The second section takes up the task of “locating interpreters.” Here the contributors examine the “act of interpretation” and bring their consideration of ancient interpreters more immediately into the realm of contemporary concern, since an examination of the act of interpretation in the past unavoidably sheds light on the act of interpretation in the present. Following Greer’s example, “the contributors to Part 2 all identify themselves as speaking from within the Christian tradition and as seeking to explicate a mode of interpretation appropriate to that location.” These essays include “Gender Refusers in the Early Christian Mission: Gal 3:28 as an Interpretation of Gen 1:27b” by Mary Rose D'Angelo, “Prolegomena to a Ritual/ Liturgical Reading of the Gospel of Mark” by Charles A. Bobertz, “The Transfiguration of Christ: The Transformation of the Church” by Frederick W. Norris, and “Enduring, or, How Rowan Greer Taught Me to Read” by Stanley Hauerwas.
Perhaps the most intriguing of the essays in this volume is that by Charles Bobertz, namely, “Prolegomena to a Ritual/Liturgical Reading of the Gospel of Mark.” Here Bobertz places Mark’s “ritual location” in the foreground. For him it is a mistake “to interpret the Gospels as if they were not produced by early Christians who were shaped by and practiced external, particular, and highly exclusive rituals.” While there is not room for an adequate consideration of the details of his argument here, exegetes would do well to take a look at this essay.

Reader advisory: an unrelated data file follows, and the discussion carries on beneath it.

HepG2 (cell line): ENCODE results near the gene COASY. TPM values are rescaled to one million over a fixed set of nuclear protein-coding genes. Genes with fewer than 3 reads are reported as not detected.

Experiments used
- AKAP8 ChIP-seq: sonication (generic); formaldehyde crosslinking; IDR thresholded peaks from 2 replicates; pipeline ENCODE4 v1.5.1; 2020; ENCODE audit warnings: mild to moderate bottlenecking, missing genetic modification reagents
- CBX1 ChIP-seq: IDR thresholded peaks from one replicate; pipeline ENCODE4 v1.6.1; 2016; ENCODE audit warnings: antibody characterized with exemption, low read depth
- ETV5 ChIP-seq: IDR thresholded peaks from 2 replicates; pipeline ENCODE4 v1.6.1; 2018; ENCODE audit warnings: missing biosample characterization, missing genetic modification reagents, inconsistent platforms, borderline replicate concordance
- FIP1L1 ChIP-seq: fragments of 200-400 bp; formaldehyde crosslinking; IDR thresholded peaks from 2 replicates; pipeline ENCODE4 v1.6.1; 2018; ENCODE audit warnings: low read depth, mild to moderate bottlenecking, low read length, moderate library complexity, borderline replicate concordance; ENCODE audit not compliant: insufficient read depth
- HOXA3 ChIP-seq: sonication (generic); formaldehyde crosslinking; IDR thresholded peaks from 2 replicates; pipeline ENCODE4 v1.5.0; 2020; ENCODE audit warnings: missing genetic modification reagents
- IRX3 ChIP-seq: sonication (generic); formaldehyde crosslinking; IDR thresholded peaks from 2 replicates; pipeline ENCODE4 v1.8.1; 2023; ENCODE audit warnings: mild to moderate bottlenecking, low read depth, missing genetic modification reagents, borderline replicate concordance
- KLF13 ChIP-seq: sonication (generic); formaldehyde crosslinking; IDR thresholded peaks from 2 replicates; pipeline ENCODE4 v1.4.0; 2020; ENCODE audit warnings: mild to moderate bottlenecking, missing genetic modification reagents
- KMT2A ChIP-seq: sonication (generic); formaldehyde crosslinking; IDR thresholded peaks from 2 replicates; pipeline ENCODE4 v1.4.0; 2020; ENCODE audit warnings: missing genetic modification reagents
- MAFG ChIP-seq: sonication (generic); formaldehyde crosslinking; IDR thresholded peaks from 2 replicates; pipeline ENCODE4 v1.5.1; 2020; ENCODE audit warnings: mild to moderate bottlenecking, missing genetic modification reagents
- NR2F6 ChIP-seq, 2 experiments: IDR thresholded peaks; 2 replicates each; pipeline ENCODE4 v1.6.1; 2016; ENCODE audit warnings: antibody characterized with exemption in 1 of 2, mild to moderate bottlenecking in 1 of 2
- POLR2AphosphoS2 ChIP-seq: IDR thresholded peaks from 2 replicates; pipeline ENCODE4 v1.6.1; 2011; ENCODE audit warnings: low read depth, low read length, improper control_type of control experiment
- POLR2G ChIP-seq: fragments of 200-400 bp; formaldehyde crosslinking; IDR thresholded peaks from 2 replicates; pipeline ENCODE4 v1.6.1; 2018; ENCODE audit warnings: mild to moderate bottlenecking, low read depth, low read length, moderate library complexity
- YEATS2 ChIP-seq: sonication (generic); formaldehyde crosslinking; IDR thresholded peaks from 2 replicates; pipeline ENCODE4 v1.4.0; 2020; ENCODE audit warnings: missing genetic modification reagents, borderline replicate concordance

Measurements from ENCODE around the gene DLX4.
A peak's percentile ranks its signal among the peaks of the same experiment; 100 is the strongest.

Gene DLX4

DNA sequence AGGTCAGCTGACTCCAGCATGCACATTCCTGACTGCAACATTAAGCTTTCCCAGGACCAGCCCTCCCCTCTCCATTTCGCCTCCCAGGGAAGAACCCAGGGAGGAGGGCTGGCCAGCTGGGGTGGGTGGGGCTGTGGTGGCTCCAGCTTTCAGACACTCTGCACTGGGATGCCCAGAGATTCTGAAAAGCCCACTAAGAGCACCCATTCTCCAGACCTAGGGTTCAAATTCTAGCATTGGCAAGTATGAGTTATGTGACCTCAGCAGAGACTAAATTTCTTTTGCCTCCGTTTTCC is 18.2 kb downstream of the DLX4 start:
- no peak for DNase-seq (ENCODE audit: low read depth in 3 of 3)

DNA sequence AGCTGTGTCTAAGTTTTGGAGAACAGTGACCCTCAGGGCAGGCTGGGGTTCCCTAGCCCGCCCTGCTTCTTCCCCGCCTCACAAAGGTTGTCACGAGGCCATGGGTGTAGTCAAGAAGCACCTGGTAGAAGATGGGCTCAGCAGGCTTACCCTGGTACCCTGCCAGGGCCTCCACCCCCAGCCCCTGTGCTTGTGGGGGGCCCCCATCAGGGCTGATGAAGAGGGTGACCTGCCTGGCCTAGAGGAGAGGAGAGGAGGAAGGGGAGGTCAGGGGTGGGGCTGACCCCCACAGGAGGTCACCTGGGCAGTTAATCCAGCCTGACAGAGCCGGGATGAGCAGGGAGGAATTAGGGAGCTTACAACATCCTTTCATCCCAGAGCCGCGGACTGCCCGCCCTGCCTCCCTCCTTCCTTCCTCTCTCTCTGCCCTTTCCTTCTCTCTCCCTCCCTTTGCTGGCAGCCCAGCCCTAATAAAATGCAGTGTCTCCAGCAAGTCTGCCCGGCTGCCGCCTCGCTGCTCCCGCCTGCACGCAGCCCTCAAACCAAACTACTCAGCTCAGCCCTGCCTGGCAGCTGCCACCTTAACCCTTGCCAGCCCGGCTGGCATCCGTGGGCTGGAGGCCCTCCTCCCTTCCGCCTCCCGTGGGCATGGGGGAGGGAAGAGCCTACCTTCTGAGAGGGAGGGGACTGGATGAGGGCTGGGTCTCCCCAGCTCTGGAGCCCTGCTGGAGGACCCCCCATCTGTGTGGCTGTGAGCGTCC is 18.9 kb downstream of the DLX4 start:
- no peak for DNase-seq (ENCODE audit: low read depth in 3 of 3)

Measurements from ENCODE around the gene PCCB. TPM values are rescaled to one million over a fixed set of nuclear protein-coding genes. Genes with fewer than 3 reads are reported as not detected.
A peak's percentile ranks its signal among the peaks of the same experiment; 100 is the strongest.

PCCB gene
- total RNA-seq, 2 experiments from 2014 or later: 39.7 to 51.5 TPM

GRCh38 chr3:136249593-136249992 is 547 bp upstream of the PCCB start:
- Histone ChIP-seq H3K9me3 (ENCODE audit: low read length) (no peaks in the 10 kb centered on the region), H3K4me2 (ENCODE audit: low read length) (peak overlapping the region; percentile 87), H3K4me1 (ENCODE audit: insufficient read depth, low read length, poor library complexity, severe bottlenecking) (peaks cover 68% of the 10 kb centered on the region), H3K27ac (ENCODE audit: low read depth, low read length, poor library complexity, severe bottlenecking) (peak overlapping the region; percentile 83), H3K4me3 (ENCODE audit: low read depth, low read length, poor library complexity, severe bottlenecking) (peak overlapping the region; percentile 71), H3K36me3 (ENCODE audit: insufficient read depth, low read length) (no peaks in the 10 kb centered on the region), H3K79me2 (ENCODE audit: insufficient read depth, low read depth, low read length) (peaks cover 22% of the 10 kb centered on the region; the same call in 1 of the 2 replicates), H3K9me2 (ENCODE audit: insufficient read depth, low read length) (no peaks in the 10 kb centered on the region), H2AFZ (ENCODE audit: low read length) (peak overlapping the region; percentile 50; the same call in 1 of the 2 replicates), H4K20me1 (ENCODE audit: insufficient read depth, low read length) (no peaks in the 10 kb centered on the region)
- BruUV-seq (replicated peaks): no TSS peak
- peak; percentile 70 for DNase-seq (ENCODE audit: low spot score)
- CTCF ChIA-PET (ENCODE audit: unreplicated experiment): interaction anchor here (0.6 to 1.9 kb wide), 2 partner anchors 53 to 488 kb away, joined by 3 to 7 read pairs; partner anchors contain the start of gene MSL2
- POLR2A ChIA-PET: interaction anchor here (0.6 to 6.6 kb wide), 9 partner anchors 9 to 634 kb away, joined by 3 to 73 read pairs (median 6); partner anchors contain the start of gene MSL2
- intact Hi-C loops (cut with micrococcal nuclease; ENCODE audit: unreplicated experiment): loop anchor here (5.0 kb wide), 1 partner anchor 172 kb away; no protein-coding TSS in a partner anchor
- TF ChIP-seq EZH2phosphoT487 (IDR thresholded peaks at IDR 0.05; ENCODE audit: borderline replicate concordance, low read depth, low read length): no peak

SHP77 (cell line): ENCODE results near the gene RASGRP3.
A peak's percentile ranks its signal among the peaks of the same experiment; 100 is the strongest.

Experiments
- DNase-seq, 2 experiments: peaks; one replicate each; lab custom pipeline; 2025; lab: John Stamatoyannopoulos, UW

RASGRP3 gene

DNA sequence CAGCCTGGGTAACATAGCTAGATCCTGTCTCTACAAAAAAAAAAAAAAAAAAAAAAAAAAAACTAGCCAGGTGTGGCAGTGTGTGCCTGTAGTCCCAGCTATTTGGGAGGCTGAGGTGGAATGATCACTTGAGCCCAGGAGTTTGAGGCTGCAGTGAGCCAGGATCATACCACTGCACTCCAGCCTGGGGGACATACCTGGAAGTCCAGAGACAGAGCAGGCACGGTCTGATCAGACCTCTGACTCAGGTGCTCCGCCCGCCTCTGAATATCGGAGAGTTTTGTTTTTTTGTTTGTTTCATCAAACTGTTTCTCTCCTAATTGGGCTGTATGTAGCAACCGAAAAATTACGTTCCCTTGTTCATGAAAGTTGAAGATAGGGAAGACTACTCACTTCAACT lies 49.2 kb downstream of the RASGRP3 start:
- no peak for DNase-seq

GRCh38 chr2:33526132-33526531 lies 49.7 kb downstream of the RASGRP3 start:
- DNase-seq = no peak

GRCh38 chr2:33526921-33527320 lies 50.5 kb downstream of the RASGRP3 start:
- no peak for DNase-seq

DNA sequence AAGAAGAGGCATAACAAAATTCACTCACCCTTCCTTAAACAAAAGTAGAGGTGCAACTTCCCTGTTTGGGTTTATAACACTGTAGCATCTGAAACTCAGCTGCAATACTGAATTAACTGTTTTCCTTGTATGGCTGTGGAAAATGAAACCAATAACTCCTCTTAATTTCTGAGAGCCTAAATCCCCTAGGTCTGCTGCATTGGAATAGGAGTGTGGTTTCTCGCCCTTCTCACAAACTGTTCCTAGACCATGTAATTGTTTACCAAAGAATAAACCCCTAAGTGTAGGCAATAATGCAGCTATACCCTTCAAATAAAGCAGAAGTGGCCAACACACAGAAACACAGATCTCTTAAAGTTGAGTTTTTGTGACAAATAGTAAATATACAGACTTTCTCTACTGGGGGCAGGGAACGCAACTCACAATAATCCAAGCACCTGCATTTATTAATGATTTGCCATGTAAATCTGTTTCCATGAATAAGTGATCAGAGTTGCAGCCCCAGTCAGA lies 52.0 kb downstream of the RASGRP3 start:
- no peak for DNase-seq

One critique of the book is its title. The fact that Reading in Christian Communities is dedicated to and heavily influenced by Rowan Greer should be stated on its cover. If one were to casually consider this book either at a bookstore or on-line, it would not be immediately evident that Greer’s work played a foundational role in its creation.
Overall, the volume is outstanding in both its form and content. The contributors take up their task with scholarly rigor and Bobertz and Brakke frame the essays in the context of the postmodern interpretive paradigm shift well. The editors stand out among the contributors, not only in regard to Bobertz’s Ritual/Liturgical essay, but also in the introduction to the book in which they raise many critical questions for the contemporary interpretive effort. Indeed, Reading in Christian Communities meets the challenge of Rowan Greer head-on and successfully considers his hopeful question: “May it not be the case that we, like the Fathers, are obliged to take our theologies and, while revering the text and respecting its autonomy, use them boldly in our exegesis?”